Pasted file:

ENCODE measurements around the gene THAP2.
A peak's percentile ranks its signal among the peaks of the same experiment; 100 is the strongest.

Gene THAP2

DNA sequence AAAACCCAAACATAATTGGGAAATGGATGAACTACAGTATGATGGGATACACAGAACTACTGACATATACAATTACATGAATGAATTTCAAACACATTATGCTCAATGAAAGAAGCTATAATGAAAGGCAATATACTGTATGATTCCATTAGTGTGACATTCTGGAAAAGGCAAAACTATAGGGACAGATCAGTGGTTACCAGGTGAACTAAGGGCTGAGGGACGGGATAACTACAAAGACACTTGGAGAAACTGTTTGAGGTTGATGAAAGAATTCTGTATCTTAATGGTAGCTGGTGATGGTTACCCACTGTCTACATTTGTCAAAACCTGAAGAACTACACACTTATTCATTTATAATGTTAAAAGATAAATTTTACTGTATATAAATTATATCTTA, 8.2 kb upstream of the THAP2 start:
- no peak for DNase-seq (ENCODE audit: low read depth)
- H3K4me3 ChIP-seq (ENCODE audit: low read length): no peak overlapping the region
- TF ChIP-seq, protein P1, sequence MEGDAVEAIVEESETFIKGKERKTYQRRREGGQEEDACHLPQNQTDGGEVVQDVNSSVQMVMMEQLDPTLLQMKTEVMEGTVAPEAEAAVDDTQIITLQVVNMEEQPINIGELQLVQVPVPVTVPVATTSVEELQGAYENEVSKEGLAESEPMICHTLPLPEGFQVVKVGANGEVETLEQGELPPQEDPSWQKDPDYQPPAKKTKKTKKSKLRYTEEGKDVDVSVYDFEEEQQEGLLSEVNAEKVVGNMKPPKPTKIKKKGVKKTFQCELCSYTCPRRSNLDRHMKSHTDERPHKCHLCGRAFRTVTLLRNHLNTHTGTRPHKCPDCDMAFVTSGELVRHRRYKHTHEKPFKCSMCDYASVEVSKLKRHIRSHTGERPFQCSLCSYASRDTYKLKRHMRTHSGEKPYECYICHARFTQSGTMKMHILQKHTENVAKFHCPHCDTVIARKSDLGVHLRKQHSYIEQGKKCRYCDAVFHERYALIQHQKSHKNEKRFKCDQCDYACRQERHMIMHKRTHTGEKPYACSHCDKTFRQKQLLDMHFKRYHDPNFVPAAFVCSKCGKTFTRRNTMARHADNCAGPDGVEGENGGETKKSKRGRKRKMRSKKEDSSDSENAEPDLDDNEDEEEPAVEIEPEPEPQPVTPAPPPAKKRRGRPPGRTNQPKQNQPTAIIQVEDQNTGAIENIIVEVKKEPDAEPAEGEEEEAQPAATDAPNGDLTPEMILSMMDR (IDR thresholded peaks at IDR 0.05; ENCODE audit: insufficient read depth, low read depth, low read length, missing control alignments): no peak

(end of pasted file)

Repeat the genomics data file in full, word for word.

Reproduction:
ENCODE measurements around the gene THAP2.
A peak's percentile ranks its signal among the peaks of the same experiment; 100 is the strongest.

Gene THAP2

DNA sequence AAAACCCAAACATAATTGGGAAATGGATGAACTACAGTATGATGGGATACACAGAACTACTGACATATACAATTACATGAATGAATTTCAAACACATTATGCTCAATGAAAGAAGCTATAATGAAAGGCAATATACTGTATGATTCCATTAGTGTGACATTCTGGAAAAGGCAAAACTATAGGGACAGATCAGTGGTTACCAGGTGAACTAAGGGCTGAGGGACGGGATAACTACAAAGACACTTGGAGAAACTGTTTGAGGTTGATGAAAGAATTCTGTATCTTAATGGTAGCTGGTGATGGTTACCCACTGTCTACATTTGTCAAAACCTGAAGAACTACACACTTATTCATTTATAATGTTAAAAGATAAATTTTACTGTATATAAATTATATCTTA, 8.2 kb upstream of the THAP2 start:
- no peak for DNase-seq (ENCODE audit: low read depth)
- H3K4me3 ChIP-seq (ENCODE audit: low read length): no peak overlapping the region
- TF ChIP-seq, protein P1, sequence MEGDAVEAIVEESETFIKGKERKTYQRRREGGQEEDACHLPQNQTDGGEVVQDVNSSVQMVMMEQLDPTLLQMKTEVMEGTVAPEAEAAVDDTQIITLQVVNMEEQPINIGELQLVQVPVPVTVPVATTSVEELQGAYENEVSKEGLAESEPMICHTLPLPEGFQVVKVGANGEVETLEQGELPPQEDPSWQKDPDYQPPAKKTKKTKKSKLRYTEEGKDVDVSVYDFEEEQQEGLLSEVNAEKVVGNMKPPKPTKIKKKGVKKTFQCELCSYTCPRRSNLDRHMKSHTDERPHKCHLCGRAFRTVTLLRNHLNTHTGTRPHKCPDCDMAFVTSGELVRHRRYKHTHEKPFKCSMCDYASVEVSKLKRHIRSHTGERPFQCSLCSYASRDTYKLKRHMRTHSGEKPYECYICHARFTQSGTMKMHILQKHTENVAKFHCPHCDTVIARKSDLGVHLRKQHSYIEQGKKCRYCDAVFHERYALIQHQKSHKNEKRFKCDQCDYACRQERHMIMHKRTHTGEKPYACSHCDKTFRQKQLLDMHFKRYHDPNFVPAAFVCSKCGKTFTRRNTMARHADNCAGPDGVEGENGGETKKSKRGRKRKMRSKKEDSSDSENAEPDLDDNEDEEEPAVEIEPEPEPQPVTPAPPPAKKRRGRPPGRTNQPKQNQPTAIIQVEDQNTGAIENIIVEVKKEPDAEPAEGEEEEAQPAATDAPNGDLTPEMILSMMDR (IDR thresholded peaks at IDR 0.05; ENCODE audit: insufficient read depth, low read depth, low read length, missing control alignments): no peak